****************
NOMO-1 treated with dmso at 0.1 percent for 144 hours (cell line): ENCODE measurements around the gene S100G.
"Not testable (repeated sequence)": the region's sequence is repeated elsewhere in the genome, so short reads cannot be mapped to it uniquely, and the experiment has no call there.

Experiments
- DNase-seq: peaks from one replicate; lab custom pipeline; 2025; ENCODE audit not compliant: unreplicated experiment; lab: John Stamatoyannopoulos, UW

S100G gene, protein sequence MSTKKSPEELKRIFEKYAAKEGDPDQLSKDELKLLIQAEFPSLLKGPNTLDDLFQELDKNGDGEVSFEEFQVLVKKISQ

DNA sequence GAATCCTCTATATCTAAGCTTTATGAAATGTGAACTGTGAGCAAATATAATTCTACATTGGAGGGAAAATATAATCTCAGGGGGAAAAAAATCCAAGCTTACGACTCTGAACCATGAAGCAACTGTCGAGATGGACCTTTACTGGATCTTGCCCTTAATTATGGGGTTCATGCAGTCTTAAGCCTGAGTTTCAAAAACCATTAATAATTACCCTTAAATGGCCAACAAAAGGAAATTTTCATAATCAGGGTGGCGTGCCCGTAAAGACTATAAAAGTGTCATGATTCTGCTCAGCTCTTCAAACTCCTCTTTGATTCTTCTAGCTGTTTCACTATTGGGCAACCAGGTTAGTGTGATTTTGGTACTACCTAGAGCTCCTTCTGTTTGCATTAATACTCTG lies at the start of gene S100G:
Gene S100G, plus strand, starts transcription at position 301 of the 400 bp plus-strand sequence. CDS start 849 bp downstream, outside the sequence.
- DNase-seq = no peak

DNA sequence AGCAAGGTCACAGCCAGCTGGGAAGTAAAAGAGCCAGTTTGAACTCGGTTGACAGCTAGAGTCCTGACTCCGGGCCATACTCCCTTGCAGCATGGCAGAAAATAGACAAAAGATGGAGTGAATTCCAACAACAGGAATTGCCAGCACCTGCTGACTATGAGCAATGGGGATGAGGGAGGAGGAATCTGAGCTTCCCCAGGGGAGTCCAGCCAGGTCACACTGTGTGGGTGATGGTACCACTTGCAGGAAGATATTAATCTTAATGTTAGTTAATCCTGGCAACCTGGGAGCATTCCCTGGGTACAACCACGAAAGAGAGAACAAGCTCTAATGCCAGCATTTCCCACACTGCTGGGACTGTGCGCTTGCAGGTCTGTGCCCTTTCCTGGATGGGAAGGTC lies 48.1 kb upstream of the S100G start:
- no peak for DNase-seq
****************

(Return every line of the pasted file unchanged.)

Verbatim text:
NOMO-1 treated with dmso at 0.1 percent for 144 hours (cell line): ENCODE measurements around the gene S100G.
"Not testable (repeated sequence)": the region's sequence is repeated elsewhere in the genome, so short reads cannot be mapped to it uniquely, and the experiment has no call there.

Experiments
- DNase-seq: peaks from one replicate; lab custom pipeline; 2025; ENCODE audit not compliant: unreplicated experiment; lab: John Stamatoyannopoulos, UW

S100G gene, protein sequence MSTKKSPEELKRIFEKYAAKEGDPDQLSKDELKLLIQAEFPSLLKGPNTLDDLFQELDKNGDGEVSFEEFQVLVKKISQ

DNA sequence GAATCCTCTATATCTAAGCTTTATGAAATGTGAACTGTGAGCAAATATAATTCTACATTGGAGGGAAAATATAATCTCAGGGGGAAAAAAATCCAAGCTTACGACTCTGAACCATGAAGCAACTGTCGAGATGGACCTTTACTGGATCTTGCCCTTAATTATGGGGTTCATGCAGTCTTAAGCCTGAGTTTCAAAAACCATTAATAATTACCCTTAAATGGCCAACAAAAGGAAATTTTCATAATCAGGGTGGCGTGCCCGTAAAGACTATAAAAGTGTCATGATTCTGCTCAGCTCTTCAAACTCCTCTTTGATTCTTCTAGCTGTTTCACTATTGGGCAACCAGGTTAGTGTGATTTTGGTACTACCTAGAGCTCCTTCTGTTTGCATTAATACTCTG lies at the start of gene S100G:
Gene S100G, plus strand, starts transcription at position 301 of the 400 bp plus-strand sequence. CDS start 849 bp downstream, outside the sequence.
- DNase-seq = no peak

DNA sequence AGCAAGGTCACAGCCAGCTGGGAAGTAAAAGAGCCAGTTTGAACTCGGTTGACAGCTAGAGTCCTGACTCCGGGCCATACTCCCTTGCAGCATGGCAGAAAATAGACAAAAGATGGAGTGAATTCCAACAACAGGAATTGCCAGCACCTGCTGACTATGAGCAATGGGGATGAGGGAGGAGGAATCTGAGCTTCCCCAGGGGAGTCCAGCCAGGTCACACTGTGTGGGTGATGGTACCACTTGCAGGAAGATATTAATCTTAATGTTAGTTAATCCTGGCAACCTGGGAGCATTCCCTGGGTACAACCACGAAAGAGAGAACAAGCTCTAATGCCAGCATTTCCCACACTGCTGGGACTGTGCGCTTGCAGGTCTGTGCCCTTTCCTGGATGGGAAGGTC lies 48.1 kb upstream of the S100G start:
- no peak for DNase-seq